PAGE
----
I would suggest coming up with a reasonable goal for your one-on-ones, so you have something to work toward. The Season of Listening will extend from January to April (though I hope the practice of listening will be something that stays with us afterward!)
What if the idea of doing a one-on-one terrifies me?
This is not uncommon. Here is what I will tell you. Your level of terror will significantly decrease after your first one-on-one. Plus, we’ll talk about any terror that’s being experienced as a part of the training.
How will we share information from the one-one-ones?
Everyone who has been trained will share the information from their one-on-ones on a private googledoc. We will also have a place in worship where you can write down the most salient things you’re hearing in your one-on-ones so that other congregants can read them. We’ll also have an opportunity to hear about what you’re learning through your one-on-ones each week as a part of the sermon sharing. Finally, in the Spring, there will be a meeting to talk about what we’re hearing through the Season of Listening.
What will we do with the information we gather during the Season of Listening?
All the listening we’re doing with folks in our community is a way of listening to God. God speaks to us in many ways. One of those ways is through the people around us. My hunch is that, by listening to the voices of those in our community, we will begin to hear the voice of the Spirit nudging us toward our call. The Season of Listening will inform our decisions around our call to healing and justice work in the community. It will also inform our decisions around the new service that I’d like to launch this coming Spring. When we hear of hungers in our community, we will be moved to respond.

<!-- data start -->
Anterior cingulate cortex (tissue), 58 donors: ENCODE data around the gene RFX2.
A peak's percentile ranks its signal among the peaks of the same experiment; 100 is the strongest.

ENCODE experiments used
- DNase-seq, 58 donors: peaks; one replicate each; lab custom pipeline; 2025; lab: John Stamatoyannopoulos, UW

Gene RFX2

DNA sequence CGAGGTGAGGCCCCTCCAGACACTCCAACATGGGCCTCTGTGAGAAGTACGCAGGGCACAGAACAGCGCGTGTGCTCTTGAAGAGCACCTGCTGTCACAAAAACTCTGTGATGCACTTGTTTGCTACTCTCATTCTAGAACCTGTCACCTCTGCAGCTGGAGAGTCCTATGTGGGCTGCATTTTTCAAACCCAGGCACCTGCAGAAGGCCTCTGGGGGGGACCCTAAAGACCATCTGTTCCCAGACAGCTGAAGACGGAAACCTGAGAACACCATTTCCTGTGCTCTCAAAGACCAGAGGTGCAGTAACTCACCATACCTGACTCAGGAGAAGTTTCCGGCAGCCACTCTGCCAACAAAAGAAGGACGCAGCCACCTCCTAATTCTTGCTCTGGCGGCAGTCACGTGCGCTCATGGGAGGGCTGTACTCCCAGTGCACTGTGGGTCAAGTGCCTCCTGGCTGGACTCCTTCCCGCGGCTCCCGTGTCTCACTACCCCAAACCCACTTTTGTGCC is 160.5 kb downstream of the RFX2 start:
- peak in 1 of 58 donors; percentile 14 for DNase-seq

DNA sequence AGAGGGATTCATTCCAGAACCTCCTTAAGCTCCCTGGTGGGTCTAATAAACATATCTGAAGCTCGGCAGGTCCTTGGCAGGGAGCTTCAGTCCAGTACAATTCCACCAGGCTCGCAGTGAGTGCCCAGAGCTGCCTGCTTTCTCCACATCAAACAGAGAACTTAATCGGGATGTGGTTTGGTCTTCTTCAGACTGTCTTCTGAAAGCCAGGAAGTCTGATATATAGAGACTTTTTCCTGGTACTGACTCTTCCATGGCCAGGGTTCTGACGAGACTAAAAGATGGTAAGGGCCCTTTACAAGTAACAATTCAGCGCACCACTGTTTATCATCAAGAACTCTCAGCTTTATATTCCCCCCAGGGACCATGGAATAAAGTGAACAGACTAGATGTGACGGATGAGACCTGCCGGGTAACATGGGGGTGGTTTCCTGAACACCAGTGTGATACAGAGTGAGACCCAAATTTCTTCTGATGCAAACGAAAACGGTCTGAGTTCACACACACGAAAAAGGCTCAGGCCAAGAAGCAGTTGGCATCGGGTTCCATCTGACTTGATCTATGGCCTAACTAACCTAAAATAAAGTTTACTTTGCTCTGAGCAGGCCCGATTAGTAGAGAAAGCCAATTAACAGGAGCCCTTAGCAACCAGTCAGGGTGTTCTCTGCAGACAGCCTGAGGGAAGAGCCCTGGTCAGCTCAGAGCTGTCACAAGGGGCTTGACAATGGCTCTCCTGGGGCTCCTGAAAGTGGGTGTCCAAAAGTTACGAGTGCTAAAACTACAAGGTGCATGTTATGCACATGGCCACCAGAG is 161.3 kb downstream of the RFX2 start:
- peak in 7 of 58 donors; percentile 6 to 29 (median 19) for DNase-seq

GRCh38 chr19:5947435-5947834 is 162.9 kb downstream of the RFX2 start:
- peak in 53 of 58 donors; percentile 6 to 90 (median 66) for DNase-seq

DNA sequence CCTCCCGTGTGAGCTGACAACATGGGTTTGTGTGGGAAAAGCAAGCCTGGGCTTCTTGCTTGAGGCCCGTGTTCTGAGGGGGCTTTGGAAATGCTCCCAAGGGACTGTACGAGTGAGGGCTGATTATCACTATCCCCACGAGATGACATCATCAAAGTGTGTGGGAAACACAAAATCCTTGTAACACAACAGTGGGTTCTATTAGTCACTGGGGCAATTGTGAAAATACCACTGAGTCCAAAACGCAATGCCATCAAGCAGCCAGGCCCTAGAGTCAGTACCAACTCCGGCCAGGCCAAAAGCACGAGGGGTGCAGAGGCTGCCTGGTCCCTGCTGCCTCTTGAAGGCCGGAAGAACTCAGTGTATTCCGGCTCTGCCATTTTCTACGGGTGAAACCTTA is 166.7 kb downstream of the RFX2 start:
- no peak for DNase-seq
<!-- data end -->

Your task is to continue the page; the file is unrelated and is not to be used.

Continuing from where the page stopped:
It came from a really lovely pastor who spoke about the Season of Listening his congregation did at a conference I went to. I never learned his name, but I am grateful to him, wherever he is!
Have you preached about the Season of Listening?
Why, funny you should ask. I introduced the Season of Listening for the first time this past Fall, in a sermon called Stand up Straight and Breathe.